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U.N. Experts Warn on New Threats to MDG Progress in Latin America and the Caribbean

Rising food, energy prices and global financial uncertainty demand new action to advance U.N. development goals in the Americas.

Washington, D.C., July 25, 2008 (PAHO)—Top United Nations experts on Latin America and the Caribbean warned this week that global economic shocks could throw some 16 million people of the Americas into extreme poverty, threatening important gains toward achieving the Millennium Development Goals (MDGs) in the region.

(Photo Sonia Mey-Schmidt/PAHO)

Concluding a two-day meeting at the Pan American Health Organization (PAHO), the regional directors of 13 United Nations agencies promised joint action to ensure continued progress on the MDGs in the Americas over the next two years.

"Latin America and the Caribbean have made real advances toward fulfilling the MDGs, particularly in areas like infant mortality, hunger and poverty reduction," said PAHO Director Dr. Mirta Roses Periago. "But not all groups have benefited equally, and the new global developments are a real threat to our progress. We need to mobilize and coordinate development action among U.N. agencies and the region's governments to continue to fight poverty and promote sustainable and equitable development."

Alicia Bárcena, executive secretary of the U.N. Economic Commission for Latin America and the Caribbean (ECLAC), noted that the region has already reduced the proportion of the population living in poverty (MDG-1) from 48 percent in 1990 to 35 percent in 2007, thanks to sustained economic growth over the past decade coupled with poverty reduction strategies.

"But this still leaves 190 million poor people, of which 70 million are extremely poor," she said. An additional 16 million people could be forced into extreme poverty as a result of the global economic slowdown that began in mid-2007, primarily due to declining remittances, slower growth in exports, and lower prices on manufacturing exports, she said.

Under their joint action plan, the U.N. agencies will:

  • Develop a joint assessment of the impact of higher food prices and other external shocks on hunger, poverty and inequality in Latin America and the Caribbean, using common data and indicators.
  • Define a set of integrated development actions that address the needs of the most vulnerable population groups, including indigenous people, Afro-descendants, women, youths and migrants.
  • Mobilize resources from governments and international donors to support these actions.
  • Support the use of a new "Atlas of Vulnerability" developed by PAHO and ECLAC's population division (CELADE) to identify areas and population groups with the most urgent development needs.
  • Support ongoing integral development projects in cross-border areas, including Central America's Mosquito Coast, South America's Chaco region, the Amazonian tri-border area, and the Altiplano of Bolivia and Peru.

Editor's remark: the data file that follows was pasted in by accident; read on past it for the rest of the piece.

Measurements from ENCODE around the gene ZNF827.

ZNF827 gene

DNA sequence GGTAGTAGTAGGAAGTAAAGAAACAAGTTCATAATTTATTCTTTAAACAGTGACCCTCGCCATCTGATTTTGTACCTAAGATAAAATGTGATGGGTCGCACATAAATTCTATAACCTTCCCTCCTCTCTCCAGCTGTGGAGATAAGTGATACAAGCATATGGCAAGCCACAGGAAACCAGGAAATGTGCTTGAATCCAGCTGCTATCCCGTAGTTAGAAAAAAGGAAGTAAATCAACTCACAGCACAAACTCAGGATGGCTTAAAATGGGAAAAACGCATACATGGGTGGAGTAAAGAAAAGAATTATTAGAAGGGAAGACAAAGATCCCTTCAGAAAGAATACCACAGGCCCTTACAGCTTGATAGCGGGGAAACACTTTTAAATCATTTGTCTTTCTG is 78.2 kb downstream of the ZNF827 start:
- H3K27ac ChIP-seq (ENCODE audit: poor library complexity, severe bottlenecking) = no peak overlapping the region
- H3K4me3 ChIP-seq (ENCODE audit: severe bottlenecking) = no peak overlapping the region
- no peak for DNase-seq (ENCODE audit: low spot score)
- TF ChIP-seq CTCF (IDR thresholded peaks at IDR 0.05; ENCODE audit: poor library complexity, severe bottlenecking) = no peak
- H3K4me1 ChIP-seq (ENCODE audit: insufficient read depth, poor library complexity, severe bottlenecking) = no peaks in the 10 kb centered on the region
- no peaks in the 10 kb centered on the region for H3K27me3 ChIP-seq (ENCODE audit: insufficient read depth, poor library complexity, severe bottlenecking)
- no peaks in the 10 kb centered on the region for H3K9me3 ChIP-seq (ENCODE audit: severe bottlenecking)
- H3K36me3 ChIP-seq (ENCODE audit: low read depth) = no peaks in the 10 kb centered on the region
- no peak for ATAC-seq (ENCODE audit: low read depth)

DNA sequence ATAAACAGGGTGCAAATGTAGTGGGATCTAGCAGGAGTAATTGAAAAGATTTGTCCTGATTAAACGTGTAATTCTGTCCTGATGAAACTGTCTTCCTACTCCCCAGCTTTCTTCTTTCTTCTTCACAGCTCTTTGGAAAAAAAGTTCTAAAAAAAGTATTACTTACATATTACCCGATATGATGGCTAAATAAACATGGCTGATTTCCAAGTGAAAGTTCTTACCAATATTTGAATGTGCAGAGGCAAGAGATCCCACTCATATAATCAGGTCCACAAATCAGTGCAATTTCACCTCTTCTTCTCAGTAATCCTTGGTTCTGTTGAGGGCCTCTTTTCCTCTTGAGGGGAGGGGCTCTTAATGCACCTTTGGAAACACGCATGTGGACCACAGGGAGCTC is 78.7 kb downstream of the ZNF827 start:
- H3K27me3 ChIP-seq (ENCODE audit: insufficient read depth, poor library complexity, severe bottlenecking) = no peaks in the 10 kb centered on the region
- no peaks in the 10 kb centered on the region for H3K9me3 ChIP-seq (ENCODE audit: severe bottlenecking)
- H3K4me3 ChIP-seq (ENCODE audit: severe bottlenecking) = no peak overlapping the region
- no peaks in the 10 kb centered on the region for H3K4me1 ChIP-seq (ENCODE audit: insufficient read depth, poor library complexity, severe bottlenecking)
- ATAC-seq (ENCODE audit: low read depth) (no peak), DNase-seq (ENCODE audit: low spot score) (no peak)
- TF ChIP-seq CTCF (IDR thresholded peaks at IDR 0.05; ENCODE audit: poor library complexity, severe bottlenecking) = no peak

• Launch a new Pan American Alliance for Nutrition and Development to coordinate and promote the U.N. agencies' efforts to fight hunger and improve nutrition, particularly among vulnerable groups.

PAHO Director Roses noted that, despite overall improvements in nutritional status at the aggregate level in Latin America and the Caribbean, 52 million people in the region are still undernourished, and 9 million children under 5 are chronically malnourished. The Pan American Alliance for Nutrition and Development would promote better nutrition not just through food production and distribution but with a broad range of actions, ranging from safer cooking stoves and safe water to urban agriculture and sustainable use of natural resources.

Nils Kastberg, UNICEF regional director, told the group: "We must take action, and we must focus on the issue of equity. If not, we're going to miss the groups who need the MDGs the most."

Participants included the regional heads of the United Nations Development Program (UNDP), the United Nations Population Fund (UNFPA), the United Nations Children's Fund (UNICEF), the United Nations Development Fund for Women (UNIFEM), the Joint United Nations Programme on HIV/AIDS (UNAIDS), the United Nations World Food Programme (WFP), the International Labour Organization (ILO), the United Nations Office on Drugs and Crime (UNODC), the United Nations Environment Programme (UNEP), the United Nations Office for Project Services (UNOPS), and the Office of the U.N. High Commissioner for Human Rights (OHCHR).

The Millennium Development Goals are a series of goals and targets that U.N. member countries have agreed to work to achieve by 2015. They address eight key development areas: eradicating poverty and hunger; promoting universal primary education; empowering women; reducing child mortality; improving maternal health; fighting HIV/AIDS, malaria and other diseases; ensuring environmental sustainability; and developing global partnerships for development.

PAHO, founded in 1902, works with all the countries of the Americas to improve the health and quality of life of their peoples. It also serves as the Regional Office for the Americas of the World Health Organization (WHO).

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